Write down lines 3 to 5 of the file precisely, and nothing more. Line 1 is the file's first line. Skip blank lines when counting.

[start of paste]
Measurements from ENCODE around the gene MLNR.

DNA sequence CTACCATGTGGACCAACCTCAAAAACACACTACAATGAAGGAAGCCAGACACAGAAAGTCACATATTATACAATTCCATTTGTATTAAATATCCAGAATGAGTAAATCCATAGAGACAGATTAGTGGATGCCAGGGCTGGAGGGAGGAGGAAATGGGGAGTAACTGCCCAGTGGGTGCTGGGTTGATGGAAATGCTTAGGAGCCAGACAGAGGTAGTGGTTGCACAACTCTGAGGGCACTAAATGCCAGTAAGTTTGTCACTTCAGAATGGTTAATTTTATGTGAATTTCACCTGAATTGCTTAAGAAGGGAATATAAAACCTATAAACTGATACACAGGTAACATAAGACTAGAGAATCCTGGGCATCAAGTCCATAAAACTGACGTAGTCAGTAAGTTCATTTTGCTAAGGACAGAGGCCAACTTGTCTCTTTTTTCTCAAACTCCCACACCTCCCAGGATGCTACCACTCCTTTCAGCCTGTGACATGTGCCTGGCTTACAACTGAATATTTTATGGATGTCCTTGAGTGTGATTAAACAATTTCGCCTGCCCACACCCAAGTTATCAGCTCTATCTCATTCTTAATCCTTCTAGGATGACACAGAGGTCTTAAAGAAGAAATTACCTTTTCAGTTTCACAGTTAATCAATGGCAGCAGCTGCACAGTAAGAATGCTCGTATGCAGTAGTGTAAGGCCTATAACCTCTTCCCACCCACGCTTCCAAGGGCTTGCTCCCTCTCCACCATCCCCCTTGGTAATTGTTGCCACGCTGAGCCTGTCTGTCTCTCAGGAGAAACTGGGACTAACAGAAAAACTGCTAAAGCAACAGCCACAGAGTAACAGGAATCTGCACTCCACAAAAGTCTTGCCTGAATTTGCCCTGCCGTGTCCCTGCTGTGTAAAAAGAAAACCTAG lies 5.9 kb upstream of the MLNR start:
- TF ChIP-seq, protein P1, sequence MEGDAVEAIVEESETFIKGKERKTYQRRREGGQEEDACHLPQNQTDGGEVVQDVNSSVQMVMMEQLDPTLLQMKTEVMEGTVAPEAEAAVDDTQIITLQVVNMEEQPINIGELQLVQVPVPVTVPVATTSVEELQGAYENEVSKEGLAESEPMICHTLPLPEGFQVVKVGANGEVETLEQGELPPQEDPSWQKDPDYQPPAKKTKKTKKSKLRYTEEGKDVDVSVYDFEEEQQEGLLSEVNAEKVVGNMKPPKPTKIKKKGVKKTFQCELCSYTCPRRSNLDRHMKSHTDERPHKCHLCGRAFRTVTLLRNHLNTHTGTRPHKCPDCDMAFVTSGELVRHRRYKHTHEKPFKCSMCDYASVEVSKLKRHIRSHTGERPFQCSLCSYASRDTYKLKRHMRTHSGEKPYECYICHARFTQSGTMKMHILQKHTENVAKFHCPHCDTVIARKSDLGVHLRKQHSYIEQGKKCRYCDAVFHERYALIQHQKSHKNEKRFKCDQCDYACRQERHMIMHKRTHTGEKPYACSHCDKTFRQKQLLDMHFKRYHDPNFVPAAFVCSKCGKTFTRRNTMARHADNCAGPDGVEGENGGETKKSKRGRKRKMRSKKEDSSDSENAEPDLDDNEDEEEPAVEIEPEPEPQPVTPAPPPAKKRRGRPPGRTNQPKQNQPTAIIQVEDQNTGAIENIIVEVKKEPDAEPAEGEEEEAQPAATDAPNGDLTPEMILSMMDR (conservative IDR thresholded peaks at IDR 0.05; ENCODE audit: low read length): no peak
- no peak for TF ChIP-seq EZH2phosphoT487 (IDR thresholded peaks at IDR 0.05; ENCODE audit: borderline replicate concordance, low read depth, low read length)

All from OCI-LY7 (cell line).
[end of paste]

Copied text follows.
- TF ChIP-seq, protein P1, sequence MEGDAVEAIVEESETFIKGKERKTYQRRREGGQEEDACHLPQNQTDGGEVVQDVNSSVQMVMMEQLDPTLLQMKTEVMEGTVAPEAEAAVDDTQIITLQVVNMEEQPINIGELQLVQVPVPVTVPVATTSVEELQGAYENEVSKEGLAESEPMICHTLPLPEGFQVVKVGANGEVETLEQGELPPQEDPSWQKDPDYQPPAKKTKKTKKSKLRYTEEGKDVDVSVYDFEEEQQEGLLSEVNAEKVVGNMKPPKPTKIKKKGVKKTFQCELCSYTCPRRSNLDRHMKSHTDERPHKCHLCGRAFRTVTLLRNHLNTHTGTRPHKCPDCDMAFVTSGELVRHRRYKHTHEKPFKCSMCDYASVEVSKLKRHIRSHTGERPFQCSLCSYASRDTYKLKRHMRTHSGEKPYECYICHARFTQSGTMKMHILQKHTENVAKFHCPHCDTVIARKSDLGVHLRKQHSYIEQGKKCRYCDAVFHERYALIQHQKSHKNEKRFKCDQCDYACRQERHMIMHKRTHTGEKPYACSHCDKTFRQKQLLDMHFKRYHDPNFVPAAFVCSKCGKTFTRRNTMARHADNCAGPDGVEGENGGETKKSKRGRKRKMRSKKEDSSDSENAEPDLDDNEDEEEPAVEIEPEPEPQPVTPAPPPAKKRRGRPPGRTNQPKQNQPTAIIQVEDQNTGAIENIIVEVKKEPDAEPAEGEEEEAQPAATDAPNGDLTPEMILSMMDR (conservative IDR thresholded peaks at IDR 0.05; ENCODE audit: low read length): no peak
- no peak for TF ChIP-seq EZH2phosphoT487 (IDR thresholded peaks at IDR 0.05; ENCODE audit: borderline replicate concordance, low read depth, low read length)

All from OCI-LY7 (cell line).